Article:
Nah.. billions of people on the world have no clue what they want. 40000 is not even the tip of the ice berg.. It is the nose of the polar bear sitting on the tip of the iceberg.

        Yes.. people pledging on projects not already near completion are – including me – generally nuts.

  5. SQW says:

    Has there been any good games released through Kickstarter yet? I’m talking about those game that got started purely on Kickstarter funds so FTL for example doesn’t count.

    • csebal says:

      Not to my knowledge.. the whole boom only started a few months ago if I remember correctly, so it is still a bit early for that.

      We are still in free fall and too far away to see if there it is a huge pile of comfy pillows or solid rock awaiting us at the end of that fall.

    • Gary says:

      I don’t think any games that “got started purely on Kickstarter funds” could possibly be finished yet.

  6. DaWilko says:

    I funded this game with $50 AU, I’m a huge Supreme Commander fan, and continue to play it weekly with friends. Looking forward to Planetary Annihilation.

  7. Unforgiven says:

    I also funded the game for $40. Can’t wait. though csebal has a point…We do not know what this game will look like on release, for only we know what they showed us in the trailer. Which looks finger-licking, friggin awesome in my opinion. But, agreed, it IS a gamble. But I have good hopes for this one. Let’s see what the future brings !

  8. Adam Solo says:

    We can never know how kickstarter games will look like on release, and I agree with people who say that it is ALWAYS a gamble. As discussed in another place this is a similar gamble like when you pre-order games. No matter how many trailers you see, or interviews you make there’s always gamble on acquiring or investing in a game before its release. Unless you can get your hands on a preview copy, judge it for yourself and tell others there’s always significant risk that a game will not meet the expectations.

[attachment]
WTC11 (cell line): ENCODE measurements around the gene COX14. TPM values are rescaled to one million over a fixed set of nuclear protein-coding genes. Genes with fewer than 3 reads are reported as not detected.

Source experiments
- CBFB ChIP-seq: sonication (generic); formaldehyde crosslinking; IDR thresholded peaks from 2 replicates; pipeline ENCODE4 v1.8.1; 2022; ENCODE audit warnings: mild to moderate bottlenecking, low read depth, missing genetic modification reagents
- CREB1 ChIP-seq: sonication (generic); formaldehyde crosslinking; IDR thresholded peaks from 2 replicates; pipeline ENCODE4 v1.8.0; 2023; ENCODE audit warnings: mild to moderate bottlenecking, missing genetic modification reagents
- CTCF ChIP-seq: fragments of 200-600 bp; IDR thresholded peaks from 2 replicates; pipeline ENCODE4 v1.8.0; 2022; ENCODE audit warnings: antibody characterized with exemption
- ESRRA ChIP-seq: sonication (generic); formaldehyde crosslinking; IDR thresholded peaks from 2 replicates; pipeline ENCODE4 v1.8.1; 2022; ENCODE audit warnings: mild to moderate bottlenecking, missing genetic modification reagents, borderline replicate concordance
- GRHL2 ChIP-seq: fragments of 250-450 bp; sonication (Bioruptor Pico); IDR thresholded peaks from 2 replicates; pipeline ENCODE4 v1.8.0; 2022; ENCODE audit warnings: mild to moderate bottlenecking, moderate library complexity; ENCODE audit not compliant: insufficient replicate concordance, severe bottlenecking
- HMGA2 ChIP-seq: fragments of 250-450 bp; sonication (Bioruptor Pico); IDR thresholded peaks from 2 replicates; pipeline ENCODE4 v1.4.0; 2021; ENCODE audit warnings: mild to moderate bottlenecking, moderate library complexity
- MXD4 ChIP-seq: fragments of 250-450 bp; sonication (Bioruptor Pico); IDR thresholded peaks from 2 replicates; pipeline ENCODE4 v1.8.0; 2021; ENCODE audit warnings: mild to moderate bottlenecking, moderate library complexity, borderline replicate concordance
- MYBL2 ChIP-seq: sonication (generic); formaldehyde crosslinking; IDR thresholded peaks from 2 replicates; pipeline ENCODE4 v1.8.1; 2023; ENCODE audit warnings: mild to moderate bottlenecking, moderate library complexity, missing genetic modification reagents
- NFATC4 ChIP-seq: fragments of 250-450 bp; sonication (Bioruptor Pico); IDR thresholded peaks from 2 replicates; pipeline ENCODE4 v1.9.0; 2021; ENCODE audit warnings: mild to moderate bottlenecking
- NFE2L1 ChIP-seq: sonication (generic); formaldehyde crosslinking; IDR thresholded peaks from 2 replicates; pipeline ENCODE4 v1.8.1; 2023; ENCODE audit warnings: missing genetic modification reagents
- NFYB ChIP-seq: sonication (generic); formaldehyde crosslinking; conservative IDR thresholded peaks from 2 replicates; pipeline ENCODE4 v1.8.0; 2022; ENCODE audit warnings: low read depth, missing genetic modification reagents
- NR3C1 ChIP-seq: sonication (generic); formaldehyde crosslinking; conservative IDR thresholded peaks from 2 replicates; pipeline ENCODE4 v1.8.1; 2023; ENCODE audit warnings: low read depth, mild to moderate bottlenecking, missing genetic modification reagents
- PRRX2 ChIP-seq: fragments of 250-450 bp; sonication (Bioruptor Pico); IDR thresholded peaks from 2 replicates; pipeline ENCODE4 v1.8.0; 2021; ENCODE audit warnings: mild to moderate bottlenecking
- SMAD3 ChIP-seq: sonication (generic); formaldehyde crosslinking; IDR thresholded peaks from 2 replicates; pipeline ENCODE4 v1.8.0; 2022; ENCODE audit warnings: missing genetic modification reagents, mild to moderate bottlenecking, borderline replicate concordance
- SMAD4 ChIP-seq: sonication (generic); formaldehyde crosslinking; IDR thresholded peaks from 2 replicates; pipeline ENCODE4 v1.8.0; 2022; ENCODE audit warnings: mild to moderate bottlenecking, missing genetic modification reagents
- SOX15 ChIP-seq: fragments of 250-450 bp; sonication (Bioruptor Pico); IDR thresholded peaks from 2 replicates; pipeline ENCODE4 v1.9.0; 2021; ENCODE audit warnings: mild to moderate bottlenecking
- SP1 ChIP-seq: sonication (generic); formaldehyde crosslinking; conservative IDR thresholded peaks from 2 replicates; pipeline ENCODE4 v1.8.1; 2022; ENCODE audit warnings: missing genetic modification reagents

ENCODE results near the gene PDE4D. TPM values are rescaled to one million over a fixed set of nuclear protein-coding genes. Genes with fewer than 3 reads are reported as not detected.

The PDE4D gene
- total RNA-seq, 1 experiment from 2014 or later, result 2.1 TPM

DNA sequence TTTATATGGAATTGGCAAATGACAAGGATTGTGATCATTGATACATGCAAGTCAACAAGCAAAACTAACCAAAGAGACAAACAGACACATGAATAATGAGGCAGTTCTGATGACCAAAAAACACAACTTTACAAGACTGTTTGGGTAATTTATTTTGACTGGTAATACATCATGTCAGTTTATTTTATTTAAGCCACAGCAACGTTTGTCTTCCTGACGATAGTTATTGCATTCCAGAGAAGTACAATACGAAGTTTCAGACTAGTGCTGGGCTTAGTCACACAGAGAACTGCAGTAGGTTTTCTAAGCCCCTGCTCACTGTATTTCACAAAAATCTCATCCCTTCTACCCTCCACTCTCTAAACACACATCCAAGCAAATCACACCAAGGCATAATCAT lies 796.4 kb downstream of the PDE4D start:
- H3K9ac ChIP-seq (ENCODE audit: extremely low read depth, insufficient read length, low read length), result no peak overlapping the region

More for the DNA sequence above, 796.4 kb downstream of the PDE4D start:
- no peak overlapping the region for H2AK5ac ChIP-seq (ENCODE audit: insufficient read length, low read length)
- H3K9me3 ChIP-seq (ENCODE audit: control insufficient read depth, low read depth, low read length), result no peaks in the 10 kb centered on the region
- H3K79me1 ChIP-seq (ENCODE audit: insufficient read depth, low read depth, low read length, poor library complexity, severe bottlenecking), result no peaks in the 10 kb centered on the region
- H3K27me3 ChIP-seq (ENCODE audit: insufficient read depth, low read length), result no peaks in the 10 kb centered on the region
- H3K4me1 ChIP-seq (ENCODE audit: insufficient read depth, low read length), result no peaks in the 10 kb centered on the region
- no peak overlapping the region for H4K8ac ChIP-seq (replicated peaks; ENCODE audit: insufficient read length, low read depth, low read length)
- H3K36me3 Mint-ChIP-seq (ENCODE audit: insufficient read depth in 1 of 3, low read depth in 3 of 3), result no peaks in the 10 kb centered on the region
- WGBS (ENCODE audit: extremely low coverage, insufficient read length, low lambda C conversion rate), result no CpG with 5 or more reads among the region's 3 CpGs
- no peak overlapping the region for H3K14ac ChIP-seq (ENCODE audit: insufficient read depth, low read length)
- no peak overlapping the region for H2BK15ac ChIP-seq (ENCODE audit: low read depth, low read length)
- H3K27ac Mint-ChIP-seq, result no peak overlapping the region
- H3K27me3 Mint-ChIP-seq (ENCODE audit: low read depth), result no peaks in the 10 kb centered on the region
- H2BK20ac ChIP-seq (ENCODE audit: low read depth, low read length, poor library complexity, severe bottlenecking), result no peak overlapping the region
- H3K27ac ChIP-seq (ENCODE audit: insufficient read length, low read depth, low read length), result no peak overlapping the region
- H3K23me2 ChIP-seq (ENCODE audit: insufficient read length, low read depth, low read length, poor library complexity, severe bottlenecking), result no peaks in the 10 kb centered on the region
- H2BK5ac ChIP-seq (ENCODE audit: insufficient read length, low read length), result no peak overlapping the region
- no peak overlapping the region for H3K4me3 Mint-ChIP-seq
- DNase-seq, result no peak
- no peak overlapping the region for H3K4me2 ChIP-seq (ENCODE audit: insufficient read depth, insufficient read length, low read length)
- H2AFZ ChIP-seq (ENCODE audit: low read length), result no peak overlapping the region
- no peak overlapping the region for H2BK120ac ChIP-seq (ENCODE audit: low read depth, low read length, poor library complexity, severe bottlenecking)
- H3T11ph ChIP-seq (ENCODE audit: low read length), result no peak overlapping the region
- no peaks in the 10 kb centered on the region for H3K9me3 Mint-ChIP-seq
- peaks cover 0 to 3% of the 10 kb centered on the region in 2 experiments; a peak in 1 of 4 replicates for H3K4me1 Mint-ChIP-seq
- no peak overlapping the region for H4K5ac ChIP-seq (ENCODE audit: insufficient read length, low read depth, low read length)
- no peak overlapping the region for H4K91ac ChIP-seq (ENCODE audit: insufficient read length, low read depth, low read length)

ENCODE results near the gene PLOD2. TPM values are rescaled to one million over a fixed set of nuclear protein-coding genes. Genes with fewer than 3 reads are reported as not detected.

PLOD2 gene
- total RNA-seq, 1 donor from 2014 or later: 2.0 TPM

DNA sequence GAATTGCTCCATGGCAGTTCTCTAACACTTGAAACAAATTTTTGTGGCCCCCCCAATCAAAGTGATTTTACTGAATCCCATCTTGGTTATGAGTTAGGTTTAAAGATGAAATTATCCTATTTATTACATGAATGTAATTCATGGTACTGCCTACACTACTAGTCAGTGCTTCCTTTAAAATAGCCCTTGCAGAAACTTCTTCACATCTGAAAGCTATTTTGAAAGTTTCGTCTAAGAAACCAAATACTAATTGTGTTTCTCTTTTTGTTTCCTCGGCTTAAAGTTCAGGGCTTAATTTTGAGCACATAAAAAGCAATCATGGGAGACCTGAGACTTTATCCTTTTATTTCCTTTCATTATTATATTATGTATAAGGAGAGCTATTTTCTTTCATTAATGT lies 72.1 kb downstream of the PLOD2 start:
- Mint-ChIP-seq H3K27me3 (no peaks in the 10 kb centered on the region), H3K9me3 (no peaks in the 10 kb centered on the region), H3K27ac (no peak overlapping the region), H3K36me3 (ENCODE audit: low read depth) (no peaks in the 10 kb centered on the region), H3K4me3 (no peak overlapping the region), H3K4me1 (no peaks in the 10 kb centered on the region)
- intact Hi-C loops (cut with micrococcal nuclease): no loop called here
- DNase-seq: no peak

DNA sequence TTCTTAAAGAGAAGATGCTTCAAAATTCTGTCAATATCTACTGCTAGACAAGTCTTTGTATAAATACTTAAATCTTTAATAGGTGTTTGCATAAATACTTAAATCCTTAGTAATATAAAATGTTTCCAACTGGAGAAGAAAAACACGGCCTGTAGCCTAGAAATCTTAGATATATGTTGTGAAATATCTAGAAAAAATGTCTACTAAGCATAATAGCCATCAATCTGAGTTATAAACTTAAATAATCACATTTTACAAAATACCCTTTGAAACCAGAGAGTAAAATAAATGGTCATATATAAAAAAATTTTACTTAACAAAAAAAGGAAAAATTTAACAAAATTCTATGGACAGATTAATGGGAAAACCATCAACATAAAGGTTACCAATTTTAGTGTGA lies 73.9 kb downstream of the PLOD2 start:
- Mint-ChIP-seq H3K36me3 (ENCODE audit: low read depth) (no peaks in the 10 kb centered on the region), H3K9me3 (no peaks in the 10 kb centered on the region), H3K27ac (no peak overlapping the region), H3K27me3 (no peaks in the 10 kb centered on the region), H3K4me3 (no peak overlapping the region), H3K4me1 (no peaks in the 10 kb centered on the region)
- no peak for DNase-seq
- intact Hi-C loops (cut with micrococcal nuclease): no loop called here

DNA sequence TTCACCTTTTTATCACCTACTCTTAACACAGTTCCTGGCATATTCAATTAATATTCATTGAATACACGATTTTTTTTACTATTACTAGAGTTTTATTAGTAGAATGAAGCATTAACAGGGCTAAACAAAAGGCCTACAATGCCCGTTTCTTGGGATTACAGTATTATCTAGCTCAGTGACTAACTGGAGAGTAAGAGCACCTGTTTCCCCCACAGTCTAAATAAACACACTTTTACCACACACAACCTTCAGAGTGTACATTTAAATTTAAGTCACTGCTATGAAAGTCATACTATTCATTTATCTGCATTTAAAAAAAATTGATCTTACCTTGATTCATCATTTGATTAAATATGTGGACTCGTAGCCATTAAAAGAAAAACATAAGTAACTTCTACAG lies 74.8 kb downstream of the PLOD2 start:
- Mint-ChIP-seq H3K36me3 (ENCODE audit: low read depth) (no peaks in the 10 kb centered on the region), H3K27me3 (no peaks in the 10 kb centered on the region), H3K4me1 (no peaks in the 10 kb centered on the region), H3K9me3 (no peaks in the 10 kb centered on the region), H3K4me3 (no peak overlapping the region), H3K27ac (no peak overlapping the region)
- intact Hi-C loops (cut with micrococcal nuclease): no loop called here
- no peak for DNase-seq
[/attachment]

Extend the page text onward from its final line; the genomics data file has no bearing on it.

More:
The best is always to wait for a couple of reviews and then decide if it’s worth it to buy or not. When bad surprises happen there’s fault on the publisher side as there is in the buyers side. Of course there’s more guilt in the producers side, no doubt about that. But, nobody forced you to pre-order the game either.

    Kickstarter is on its infancy. The boom days only started this year. So, there aren’t many games available yet that went through Kickstarter for us to judge the system. And if it’s not optimal in the end then it needs tweaking. Not shutdown, tweaking. The concept is brilliant, I think everybody can agree with that. The StarDrive case for example was funded in a time Kickstarter was not yet fashionable and it’s not out yet. So, I agree with others that say that it’s too soon to tell.

    In my opinion there’s gamble in Kickstarter as there’s gamble in pre-ordering games. The difference for me is that they serve different purposes.

    Kickstarter is there for devs and consumers who want to make stuff happen without depending on publishers and other 3rd party agents. Is there risk involved for the consumer? Sure. You may not get exactly what you paid for and not exactly according to the original planning. But there’s a Kickstarter policy for that. However, there’s always risk involved. People need to understand this. THERE’S ALWAYS RISK.